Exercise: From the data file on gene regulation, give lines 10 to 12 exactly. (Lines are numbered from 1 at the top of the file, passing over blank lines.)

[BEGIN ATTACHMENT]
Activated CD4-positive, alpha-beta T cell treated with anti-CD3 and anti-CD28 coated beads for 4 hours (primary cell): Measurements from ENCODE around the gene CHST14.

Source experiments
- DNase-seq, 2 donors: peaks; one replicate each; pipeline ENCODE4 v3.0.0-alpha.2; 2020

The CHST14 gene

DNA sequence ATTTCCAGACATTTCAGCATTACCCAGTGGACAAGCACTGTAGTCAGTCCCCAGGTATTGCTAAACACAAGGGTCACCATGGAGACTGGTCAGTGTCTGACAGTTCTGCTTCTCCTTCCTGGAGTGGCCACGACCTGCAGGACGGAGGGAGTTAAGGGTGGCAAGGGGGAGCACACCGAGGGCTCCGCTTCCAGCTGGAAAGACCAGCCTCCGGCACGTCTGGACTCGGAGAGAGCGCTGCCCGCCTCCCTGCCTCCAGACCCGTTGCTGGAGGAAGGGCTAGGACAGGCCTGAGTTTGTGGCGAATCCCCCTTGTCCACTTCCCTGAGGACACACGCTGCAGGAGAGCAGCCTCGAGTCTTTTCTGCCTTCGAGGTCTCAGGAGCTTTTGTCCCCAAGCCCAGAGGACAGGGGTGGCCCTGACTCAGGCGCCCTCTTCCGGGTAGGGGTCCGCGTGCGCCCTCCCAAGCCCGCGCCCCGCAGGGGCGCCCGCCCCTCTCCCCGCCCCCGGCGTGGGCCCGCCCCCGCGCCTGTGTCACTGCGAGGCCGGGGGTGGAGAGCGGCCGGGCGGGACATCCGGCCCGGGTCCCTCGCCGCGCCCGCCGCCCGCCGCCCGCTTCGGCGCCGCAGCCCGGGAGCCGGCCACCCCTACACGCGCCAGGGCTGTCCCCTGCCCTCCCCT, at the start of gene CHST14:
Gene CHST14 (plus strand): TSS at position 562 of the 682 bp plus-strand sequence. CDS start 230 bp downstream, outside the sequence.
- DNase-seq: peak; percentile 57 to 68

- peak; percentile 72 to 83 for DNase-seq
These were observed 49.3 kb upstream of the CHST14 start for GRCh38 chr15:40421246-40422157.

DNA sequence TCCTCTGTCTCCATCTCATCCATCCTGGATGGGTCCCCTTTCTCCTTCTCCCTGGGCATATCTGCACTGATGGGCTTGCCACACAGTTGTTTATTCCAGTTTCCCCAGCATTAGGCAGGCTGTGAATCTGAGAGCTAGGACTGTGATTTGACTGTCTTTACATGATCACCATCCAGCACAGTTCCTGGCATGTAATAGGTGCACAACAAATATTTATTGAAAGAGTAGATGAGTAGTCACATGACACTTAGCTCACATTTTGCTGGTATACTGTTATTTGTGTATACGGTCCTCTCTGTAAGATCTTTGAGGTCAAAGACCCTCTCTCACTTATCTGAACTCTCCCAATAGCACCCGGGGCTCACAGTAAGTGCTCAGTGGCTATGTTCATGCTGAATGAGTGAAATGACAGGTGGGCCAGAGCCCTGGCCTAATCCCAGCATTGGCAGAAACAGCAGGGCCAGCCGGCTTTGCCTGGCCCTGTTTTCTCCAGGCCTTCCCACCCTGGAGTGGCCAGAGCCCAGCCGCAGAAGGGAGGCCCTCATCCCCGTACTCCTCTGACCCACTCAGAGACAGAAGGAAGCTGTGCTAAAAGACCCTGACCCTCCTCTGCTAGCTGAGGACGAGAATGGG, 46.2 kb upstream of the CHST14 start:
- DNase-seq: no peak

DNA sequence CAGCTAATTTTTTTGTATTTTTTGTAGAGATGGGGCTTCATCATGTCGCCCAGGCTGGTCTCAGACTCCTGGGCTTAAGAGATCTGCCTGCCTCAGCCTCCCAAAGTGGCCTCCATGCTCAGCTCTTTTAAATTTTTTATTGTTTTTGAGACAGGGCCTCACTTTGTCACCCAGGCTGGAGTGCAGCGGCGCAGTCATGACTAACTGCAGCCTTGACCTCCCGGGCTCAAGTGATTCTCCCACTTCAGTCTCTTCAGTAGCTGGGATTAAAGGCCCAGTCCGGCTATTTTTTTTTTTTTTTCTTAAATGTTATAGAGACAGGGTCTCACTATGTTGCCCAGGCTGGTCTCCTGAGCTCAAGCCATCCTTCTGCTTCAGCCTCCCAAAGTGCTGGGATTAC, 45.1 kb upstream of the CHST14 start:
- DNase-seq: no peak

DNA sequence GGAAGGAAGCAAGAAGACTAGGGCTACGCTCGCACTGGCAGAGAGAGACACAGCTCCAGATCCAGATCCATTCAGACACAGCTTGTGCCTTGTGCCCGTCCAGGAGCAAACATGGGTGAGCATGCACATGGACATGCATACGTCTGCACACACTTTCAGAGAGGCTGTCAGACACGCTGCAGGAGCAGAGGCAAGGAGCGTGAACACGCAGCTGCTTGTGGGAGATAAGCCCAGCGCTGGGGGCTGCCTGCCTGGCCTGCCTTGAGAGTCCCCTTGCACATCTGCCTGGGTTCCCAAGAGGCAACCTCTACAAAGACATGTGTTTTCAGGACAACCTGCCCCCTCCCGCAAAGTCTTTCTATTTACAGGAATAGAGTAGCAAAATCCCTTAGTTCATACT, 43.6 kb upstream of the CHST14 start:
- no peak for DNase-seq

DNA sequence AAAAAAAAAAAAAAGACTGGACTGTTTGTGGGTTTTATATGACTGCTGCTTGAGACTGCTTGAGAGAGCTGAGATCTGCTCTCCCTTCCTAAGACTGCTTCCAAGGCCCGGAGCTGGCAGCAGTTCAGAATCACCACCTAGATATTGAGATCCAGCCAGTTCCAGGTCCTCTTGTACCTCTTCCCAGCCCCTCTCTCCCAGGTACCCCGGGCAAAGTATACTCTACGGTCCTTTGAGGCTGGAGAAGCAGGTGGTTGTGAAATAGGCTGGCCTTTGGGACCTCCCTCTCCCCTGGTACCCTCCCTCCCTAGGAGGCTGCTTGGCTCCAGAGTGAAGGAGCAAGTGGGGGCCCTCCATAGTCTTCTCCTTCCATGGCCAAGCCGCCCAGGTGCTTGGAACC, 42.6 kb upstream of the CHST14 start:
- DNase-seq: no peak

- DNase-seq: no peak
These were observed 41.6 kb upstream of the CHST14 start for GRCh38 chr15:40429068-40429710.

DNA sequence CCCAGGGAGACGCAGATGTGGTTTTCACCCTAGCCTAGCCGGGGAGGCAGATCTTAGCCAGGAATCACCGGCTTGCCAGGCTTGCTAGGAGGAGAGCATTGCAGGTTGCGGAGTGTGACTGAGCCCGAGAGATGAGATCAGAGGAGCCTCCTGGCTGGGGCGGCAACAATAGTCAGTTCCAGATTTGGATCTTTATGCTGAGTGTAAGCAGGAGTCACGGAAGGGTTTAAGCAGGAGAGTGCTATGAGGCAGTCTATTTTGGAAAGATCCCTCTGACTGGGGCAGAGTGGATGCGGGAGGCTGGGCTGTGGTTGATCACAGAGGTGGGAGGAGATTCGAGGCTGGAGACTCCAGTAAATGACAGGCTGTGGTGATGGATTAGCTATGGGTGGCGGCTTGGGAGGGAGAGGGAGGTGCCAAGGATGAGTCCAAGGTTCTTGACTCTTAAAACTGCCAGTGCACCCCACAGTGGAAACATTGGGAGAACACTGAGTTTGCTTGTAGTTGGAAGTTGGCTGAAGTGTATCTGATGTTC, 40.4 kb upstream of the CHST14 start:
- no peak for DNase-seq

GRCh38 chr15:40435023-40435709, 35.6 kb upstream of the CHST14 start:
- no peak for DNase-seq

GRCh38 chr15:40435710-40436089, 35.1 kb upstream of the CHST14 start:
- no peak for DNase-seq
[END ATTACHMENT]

DNA sequence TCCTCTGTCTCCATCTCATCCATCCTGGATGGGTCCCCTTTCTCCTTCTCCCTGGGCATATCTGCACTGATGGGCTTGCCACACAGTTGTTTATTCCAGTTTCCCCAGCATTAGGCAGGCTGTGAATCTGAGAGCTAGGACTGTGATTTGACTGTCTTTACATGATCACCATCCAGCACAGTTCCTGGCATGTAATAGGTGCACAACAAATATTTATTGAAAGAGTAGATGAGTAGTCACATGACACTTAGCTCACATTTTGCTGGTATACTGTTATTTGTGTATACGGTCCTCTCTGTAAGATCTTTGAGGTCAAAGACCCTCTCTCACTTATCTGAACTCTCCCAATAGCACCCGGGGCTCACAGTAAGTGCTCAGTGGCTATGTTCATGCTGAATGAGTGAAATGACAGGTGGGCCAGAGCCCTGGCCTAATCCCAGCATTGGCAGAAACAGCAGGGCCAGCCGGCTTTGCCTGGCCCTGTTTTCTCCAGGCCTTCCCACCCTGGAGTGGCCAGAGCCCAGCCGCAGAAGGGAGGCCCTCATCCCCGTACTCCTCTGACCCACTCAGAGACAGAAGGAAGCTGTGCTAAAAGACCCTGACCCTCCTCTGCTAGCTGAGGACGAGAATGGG, 46.2 kb upstream of the CHST14 start:
- DNase-seq: no peak

DNA sequence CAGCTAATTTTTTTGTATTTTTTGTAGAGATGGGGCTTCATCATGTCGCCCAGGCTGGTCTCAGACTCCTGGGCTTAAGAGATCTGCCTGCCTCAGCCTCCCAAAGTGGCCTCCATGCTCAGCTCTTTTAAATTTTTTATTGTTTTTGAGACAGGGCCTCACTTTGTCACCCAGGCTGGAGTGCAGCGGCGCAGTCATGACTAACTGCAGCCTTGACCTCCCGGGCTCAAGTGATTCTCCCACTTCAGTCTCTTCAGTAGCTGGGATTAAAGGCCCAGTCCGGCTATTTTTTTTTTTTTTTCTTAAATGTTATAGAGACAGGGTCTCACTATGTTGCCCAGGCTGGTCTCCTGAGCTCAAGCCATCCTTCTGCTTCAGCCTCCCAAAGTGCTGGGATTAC, 45.1 kb upstream of the CHST14 start: